johnlink ranks DREDD (2012)

Ended up sick (again) with a cold the last few days. Was supposed to spend my Saturday evening at a good friend’s birthday outing. Instead, I curled up on the couch with a short movie and was in bed by 10:00. These are the sort of exciting weekends that happen at the Lincoln household. Anyway, here are some of my thoughts on DREDD…

Judge-Dredd-Executes-in-Dredd-2012

I watched DREDD (2012) on 3.22.14. It was my first viewing of the film.

DREDD had a heck of a hill to climb. The mid 90s brought us the Sylvester Stallone movie JUDGE DREDD, a comedic action take on the more serious comic book character. Nobody liked it. The director didn’t even like it. Stallone had no idea about the source material (putting him in the same place I am) and decided it needed to be funnier. He managed to alienate the film’s potential audience while not making a good enough action-comedy to win over those oblivious to the Dredd universe.

Enter Director Pete Travis and Writer Alex Garland. They wanted to make a better Dredd story, one which kept to the universe of the source material while still being accessible to an action and sci-fi crowd on its own merit. After taking a few cracks at various stories, they decided to tell a more one episode tale of Dredd (Karl Urban) and a rookie psychic cop named Anderson (Olivia Thirlby) as they go after the matriarch of a 200 story drug infested high-rise, Ma-Ma (Lena Headey). The story works as a way of introducing a character without feeling the need to do a big comic booky origin story.

We are dropped into this future desolate world where crime reigns and the new cops, called Judges, have carte blanche to sentence and execute convicts on the streets. This helps marginally since, we learn, they only have the manpower to respond to 6% of reported crimes. Rather than going for the cliche dark world of BLADE RUNNER, the film DREDD chooses to start in the daytime which only devolves into darkness when the two hero Judges get locked into the aforementioned high rise by barricade doors.

The drug of choice, a new one, is called Slo-Mo. It makes those who inhale it immediately feel as if they are moving at 1/100th normal speed. This drug is being sold by the monopolistic Ma-Ma. The Judges’ call originally start as an investigation into three deaths with ties to the drug, and quickly becomes a raid on Ma-Ma’s gang in the building. The action is brutally violent and goes for shock (especially in its original 3D form which, by all reports, was a solid 3D experience). The film transfers into it’s own slow motion to show the effects of slo-mo several times through the course of the movie. Perhaps this effect is used a couple times too many as a way to enhance action by showing bullets ripping through flesh in extreme detail. Despite its overuse, the effect works very well. Some of the best visual moments work on an aesthetic level when the film bumps into this mode. Travis presents violence as art, a questionable moral choice perhaps, but one which finds attempts to find beauty in the grotesque.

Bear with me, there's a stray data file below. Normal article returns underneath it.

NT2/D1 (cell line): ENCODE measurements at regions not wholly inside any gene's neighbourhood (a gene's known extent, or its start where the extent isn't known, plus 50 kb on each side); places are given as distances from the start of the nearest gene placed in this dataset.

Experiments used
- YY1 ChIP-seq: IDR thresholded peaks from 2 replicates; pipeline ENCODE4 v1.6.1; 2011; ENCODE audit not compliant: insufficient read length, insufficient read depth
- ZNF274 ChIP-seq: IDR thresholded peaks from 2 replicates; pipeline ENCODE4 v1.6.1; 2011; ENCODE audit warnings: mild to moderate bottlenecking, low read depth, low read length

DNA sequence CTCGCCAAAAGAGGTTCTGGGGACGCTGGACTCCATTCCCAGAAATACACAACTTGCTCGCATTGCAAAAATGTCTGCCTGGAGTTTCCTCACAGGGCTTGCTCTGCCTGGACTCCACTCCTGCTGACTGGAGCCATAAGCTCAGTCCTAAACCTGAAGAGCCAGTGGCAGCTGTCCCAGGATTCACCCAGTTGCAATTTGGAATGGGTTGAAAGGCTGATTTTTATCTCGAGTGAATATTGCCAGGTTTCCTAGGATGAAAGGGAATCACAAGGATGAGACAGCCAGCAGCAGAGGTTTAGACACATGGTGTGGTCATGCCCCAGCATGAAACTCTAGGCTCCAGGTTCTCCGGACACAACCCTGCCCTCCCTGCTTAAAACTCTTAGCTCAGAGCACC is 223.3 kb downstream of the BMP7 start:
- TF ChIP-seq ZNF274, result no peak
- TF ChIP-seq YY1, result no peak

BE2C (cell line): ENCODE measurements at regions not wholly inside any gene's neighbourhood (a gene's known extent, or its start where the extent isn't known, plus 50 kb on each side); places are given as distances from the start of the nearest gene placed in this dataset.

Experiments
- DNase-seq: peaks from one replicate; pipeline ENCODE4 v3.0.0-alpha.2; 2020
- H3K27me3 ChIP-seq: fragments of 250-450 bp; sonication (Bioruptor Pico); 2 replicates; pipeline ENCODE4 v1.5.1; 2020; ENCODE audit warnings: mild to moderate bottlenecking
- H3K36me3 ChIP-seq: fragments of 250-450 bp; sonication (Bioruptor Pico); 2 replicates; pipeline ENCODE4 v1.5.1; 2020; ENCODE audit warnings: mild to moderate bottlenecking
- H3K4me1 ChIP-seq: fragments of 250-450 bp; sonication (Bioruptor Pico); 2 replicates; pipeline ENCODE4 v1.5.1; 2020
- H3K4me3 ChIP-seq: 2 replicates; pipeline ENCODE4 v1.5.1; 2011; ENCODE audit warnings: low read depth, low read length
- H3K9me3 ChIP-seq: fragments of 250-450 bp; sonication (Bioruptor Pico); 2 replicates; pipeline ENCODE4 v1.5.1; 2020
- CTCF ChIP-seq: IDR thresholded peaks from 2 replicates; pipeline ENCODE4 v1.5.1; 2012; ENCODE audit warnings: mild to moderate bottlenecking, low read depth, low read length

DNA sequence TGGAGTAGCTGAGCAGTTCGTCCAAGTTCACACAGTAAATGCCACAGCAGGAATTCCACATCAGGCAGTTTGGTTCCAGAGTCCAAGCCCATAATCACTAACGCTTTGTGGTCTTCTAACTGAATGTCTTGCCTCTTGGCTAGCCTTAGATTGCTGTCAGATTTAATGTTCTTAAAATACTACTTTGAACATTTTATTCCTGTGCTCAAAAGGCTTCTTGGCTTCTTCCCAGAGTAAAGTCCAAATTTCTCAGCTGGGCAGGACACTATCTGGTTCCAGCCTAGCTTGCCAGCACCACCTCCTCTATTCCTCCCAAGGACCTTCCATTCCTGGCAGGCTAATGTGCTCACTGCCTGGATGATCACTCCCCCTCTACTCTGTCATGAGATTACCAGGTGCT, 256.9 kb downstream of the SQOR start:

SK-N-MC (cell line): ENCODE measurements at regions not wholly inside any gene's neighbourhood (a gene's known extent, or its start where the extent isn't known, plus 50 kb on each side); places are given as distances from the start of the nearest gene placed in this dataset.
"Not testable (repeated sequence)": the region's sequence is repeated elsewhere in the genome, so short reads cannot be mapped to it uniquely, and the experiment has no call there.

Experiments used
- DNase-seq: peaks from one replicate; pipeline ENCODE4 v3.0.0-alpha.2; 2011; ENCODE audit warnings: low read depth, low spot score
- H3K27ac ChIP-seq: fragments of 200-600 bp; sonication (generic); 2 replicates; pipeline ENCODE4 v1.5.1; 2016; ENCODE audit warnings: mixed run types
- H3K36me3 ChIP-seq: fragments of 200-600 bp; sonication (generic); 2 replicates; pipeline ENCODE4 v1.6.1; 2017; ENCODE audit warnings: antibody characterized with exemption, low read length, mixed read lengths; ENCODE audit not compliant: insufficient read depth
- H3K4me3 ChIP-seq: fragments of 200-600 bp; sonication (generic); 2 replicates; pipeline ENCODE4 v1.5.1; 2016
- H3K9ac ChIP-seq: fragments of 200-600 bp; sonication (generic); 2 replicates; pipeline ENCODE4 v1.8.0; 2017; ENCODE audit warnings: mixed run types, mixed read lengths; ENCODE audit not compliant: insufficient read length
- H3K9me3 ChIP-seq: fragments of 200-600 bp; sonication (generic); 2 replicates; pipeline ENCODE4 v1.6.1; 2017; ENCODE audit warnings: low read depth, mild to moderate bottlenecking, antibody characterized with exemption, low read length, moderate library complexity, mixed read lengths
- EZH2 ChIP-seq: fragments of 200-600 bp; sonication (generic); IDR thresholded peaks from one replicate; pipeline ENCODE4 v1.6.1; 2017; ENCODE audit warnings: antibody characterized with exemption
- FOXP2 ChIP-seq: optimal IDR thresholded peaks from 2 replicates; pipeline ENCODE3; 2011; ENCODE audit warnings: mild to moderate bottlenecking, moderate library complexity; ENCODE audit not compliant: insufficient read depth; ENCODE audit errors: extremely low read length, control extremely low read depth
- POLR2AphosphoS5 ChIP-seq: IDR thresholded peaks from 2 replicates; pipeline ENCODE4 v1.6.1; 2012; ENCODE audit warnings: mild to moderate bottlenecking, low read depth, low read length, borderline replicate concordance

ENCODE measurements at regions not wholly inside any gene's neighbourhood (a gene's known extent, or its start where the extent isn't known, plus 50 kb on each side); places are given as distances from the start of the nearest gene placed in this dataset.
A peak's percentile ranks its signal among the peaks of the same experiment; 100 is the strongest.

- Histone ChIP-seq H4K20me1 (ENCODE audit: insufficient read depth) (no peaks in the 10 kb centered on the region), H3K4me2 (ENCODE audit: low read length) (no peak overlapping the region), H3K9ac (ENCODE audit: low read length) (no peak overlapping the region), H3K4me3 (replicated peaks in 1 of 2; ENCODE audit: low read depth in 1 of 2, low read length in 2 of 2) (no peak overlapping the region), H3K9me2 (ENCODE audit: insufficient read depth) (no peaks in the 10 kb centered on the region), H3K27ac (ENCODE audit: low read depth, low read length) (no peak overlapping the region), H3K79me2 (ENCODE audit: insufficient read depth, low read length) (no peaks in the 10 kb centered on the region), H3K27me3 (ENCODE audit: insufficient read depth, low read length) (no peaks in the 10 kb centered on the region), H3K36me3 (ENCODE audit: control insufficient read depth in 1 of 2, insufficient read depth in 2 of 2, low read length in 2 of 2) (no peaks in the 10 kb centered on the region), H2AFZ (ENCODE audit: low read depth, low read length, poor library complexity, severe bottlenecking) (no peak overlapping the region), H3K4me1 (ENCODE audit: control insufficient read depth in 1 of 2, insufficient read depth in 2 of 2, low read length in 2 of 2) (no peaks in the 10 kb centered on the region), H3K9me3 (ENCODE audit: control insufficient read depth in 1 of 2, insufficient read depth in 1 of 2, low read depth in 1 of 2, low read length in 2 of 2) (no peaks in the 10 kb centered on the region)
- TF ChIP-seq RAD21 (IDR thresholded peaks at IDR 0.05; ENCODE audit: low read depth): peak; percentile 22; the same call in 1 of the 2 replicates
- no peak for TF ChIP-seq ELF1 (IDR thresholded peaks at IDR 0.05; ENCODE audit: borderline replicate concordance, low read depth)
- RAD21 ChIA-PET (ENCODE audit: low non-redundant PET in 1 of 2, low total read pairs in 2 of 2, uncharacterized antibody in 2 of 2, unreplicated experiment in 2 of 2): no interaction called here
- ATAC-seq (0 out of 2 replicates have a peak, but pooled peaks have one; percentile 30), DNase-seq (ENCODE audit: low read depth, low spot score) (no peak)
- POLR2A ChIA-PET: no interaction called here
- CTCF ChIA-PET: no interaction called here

Karl Urban never removes his mask, as is the tradition of the comic. You might recognize the lower half of his face from such roles as Bones from the STAR TREK remakes and the lead in the new Fox show Almost Human. He does fine as DREDD, though he isn’t asked to do anything but snarl and growl. There is no nuance in the acting at any level. The rookie cop is the traditional rookie-with-a-heart-of-gold. Thirlby does an admirable job but doesn’t have much to work with. Headey, similarly, is a villain made from scars and violence. The simplicity of these characters doesn’t work against it, per se, but it also limits what it can do.

As an action and science fiction film, DREDD works just fine. The action is relentless, and it is nicely counterpointed by the slow-motion scenes which are mostly timed correctly. There is a nice attention to detail in the landscape, and the visuals are surprisingly strong at several moments. If the writing and the acting doesn’t star here, that is quite alright. We’re talking about a lead character who never takes his mask off anyway. The movie doesn’t particularly care about its characters. They are vessels by which we see extreme action and violence. If that’s your thing, this is a film which does it well.

SCORES

FILM:6; MOVIE: 8; ACTING: 5; MOVIE: 5

6+8+5+5+0=24

FINAL SCORE: 6

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~ by johnlink00 on March 23, 2014.

6 Responses to “johnlink ranks DREDD (2012)”

  1. While I normally am not a fan of films of this nature, I rather enjoyed this one as just pure mindless fun. The slo-mo parts were my favorite (although agreed it was used a little too much especially with the bullets ripping through flesh thing). It was an easy watch though. Good review!

  2. The style was cool and all, but I felt like a little something was missing in the action-department. Still, a lot better than the Sly-version. Good review John.

  3. I had a load of fun with this, primarily because I wasn’t really expecting much from it. I really hope they go ahead and make a sequel.

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